3 Tips for Taking Better Baby Pictures at Home
Want to learn how to take better baby pictures? While there’s no replacement for professional baby photography, you can’t bring your little one to the studio every day. But you can learn to take better baby pictures yourself at home.
Use Good Lighting to Take Better Baby Pictures
Natural lighting is best for at-home baby photography. Turn off the lights and open the curtains for natural illumination. It’s helpful to only open the curtains on one window, to minimize light from other sources.
Overcast days are ideal, since the light is soft. If the light is bright, just position your little one farther away from the light source, or use sheer curtains to filter the rays.
The kitchen corner. For the purposes of this demonstration, I chose this area because it would allow me to show a few points. This is a bad light: light is coming from the outside (ambient light), and it is overly diffused by the shutters, making it have a horrible fall-off. When used for purposes of photographing the kids, it would do more disservice to the child than anything else.
Better light. Opened the window shutter and allow the light in. It is softer then above, more spread onto the wall. Would require different camera settings where the image would be brighter but as far as quality of the light goes, it is better.
The best possible light in this situation. I’ve opened the shutters about half way, directing it onto the wall where #1 I had softness and had direction of where and how I wanted it to fall.
I pointed the camera at my son and took the shot. The camera saw LIGHT from the window and expected it be well lit (well exposed). When my son entered the scene, the camera didn’t adjust for me, making the scene and him dark.
Here, I’ve told the camera to 1) concentrate on the face and 2) push the exposure. The result, his face is well exposed but his right side of the face is a bit hotter (overexposed) while the rest of him is “good enough”. For the purposes of demonstrating good light/vs bad light, the above images were photographed w/o giving any direction on how to pose.
Position Your Baby Correctly for Pictures
Position your baby at an angle to the light so that it falls at the side of their head, highlighting their features. If the baby is facing the light directly, your photo will have a flat effect. And if the baby’s back is to the light, its face is in shadow.
If your baby is too young to sit or be propped up for a photo, you can still get adorable baby pictures with them lying on their back. In this case, make sure their head–not their feet–points toward the light.
Once I found the location where I want to photograph and I found the light: quality and quantity, I brought my youngest son to take a few test shots. I took this angle to demonstrate where the window was w/ respect to him. I would not use this image as a photograph I would keep it as this angle w/ respect to the light, doesn’t flatter him.
I changed my camera angle again and took few shots of him. These are straight out of the camera, you can see electrical outlet, the fire extinguisher (safety first). The point again is to demonstrate good quality light: soft light on the face, with one side of the face fully exposed and left side (in this case) about 1/3-2/3, thus taking three dimensional subject, placing into 2-D medium and representing 3-D view. Had the image been edited: colors, contrast, crop. Dimensional view would be visible but the rest of the imperfections of the portraits (mentioned above) would be edited out.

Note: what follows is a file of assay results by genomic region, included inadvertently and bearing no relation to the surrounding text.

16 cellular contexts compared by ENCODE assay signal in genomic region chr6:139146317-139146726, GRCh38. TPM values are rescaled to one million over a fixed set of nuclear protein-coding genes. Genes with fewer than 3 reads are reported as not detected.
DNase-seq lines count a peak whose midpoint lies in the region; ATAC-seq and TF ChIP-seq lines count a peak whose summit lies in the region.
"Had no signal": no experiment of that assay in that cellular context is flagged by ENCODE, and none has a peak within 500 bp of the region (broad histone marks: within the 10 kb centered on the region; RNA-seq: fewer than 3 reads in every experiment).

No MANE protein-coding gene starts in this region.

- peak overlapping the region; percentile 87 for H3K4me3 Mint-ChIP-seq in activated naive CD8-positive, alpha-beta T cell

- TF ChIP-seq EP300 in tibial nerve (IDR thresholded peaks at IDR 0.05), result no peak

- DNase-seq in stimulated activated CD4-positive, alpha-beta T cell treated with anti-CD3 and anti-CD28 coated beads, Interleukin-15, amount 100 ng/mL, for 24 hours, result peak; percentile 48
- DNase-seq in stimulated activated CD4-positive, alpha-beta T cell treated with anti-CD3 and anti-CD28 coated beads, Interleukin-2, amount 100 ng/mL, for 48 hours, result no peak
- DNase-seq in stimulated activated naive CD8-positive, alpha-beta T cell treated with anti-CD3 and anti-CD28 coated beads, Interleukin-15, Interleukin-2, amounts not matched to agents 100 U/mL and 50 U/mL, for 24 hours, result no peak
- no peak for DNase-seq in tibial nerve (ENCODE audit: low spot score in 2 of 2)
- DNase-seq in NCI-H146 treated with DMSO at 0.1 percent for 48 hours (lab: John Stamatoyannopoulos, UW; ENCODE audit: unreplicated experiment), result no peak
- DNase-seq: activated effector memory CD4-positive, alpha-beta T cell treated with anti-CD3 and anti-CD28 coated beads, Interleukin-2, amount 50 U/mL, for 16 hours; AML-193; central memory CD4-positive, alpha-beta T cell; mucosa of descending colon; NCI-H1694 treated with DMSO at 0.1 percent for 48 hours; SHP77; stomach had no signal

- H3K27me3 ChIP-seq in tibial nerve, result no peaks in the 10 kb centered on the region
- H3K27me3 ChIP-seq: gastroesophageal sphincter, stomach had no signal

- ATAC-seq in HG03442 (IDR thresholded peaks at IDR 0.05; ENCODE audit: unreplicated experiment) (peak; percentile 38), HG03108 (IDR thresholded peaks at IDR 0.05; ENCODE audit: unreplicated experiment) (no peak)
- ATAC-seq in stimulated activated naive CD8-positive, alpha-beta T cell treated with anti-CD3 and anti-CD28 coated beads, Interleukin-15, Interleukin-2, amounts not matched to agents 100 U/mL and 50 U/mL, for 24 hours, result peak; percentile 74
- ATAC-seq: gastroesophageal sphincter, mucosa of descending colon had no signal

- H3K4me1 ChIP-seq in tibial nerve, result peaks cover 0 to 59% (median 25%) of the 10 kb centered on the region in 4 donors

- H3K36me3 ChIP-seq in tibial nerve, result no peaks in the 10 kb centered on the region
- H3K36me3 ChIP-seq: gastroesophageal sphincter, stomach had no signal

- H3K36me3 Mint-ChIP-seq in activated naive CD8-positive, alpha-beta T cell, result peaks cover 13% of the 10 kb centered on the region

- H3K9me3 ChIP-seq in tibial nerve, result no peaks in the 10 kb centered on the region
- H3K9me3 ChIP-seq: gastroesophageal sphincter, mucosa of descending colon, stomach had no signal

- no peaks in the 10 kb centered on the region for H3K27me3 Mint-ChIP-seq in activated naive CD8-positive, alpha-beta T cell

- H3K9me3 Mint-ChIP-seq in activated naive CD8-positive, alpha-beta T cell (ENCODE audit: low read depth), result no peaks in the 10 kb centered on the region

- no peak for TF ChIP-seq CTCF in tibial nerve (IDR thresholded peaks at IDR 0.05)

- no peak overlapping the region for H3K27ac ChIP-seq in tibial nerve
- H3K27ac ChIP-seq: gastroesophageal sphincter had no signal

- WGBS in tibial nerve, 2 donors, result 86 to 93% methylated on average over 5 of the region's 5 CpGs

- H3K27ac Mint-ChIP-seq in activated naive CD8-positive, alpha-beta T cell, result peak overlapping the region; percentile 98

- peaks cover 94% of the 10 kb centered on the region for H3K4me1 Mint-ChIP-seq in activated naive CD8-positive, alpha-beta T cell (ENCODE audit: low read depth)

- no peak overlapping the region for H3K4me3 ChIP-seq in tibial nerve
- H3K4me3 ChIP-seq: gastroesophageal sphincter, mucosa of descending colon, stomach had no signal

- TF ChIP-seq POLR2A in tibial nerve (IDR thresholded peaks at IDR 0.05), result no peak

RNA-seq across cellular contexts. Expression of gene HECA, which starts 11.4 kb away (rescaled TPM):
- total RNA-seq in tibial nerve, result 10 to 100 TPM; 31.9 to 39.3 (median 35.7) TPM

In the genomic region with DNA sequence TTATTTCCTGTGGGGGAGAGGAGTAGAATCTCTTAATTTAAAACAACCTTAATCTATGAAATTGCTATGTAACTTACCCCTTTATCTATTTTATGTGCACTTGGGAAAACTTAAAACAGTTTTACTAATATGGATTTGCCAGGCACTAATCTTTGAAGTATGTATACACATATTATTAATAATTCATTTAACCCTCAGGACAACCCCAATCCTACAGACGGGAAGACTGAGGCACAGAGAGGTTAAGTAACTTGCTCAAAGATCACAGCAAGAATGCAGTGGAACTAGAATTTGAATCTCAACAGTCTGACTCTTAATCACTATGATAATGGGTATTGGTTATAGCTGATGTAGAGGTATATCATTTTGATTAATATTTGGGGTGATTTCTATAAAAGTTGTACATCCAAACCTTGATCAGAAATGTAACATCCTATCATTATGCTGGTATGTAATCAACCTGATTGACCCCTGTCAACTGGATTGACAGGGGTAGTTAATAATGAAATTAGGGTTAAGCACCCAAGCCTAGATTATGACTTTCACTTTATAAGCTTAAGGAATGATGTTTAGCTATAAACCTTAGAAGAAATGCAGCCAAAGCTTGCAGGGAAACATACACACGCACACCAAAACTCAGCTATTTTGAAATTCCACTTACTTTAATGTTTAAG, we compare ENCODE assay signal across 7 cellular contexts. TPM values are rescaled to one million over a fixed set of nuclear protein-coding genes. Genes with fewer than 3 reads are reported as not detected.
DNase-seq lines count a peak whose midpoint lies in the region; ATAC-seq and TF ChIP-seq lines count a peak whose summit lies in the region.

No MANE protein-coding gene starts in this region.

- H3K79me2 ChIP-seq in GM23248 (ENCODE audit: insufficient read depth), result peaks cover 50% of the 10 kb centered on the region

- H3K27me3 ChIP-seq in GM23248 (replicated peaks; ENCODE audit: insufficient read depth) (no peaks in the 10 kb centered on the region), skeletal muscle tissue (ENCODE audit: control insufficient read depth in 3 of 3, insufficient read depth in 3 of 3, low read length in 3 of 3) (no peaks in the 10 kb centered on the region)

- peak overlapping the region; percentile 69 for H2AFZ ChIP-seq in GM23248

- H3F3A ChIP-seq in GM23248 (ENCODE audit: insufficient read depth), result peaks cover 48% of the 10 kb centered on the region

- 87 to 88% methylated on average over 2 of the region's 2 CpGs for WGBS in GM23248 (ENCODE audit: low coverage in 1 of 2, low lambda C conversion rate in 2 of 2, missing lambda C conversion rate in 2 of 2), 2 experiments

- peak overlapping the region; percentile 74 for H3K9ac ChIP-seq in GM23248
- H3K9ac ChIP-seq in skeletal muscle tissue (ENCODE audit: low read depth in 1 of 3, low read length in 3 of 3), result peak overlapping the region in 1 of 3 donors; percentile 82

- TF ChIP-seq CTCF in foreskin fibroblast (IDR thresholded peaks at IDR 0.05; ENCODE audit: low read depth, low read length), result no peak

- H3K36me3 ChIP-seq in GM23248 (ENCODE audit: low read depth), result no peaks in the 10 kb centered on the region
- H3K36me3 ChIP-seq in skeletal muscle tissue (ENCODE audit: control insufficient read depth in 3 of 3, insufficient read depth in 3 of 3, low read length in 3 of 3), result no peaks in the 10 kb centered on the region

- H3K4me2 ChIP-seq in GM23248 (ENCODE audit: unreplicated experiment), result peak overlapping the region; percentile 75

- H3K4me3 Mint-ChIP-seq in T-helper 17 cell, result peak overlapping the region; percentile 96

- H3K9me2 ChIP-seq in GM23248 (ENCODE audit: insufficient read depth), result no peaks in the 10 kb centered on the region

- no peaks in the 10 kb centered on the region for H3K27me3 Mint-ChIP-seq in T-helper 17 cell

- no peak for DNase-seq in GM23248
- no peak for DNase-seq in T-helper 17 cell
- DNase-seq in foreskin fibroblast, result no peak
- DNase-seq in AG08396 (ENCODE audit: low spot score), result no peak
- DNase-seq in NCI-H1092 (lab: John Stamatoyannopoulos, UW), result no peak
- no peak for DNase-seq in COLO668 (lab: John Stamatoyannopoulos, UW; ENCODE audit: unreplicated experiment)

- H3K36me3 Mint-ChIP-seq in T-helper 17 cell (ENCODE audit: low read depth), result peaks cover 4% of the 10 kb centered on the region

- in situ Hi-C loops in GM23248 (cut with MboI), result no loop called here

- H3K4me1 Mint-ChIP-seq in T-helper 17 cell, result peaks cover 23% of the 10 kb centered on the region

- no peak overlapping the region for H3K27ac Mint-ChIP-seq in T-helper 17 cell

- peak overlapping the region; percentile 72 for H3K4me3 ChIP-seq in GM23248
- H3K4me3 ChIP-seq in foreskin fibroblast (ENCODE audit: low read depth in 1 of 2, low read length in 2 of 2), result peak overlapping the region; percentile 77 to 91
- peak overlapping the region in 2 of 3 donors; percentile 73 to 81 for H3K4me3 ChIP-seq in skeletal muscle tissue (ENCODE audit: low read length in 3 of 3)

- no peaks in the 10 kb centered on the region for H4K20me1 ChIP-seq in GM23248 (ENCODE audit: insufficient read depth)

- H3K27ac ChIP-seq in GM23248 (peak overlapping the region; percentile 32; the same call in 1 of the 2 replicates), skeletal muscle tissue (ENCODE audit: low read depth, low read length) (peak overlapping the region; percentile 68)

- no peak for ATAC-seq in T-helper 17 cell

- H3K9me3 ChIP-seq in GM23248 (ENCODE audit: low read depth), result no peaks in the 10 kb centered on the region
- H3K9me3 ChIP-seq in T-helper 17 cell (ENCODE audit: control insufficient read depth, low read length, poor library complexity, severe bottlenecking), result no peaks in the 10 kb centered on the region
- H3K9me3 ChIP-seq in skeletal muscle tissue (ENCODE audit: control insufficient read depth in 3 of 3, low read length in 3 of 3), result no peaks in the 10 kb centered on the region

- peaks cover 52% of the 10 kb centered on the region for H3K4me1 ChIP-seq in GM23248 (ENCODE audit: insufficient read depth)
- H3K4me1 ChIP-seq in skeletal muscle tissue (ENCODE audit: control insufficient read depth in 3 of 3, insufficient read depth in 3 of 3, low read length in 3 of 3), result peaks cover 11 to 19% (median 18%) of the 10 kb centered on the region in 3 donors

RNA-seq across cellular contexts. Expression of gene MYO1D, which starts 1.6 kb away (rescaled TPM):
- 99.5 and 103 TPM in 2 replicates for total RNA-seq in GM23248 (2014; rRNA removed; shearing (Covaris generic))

Take Your Baby Pictures from the Best Angle
Always photograph from above, not below. This holds true for better baby pictures whether baby is sitting up or lying down. Hold your camera so you are taking the photograph down baby’s face, not up it, to make your baby picture look properly proportioned.
Here, I took a good light, that we’ve discussed above, but bad bad BaaaaaD angle. I lowered the camera at around waist level and told him to turn away from the light. The result was overemphasized midsection, right side of the fast looking bigger than it really is, thus making him look overweight.
Quick fix: raised the camera a few inches above eye level, had his face turned towards the light with the LEFT side of his facing (the side that is closer to the face) getting a bit of light, emphasizing his facial features without adding extra weight.
For the purposes of posing, for young children under about the age of 5-6, the rules of posing are the same, whereas, for older children, rules vary by feminine vs masculine pose. These rules are guidelines that have been used by artists for over 3oo years in creating portraits. All of the images above can be photographed with a phone or a camera.
The last image would be a good starting point. Phone or camera, the next step to improve the images would be to add a reflector. A DIY reflector is a piece of white printer paper near the left side of the face that would fill in the shadows. Another would be turning on kitchen lights – but this would introduce different color lights which created a slew of other problems that can be fixed by either manually setting white balance or making images black/white. Adding external flashes and/or light modifiers would be another gigantic step to further improving this image but most people at home do not have access to such equipment.
With these 3 tips, it’s easy to take better baby pictures at home. It’s still a great idea to invest in professional baby photography for newborn photos and milestone occasions, but for everyday, at-home baby photography, you can capture memories with your little one in beautiful, DIY images.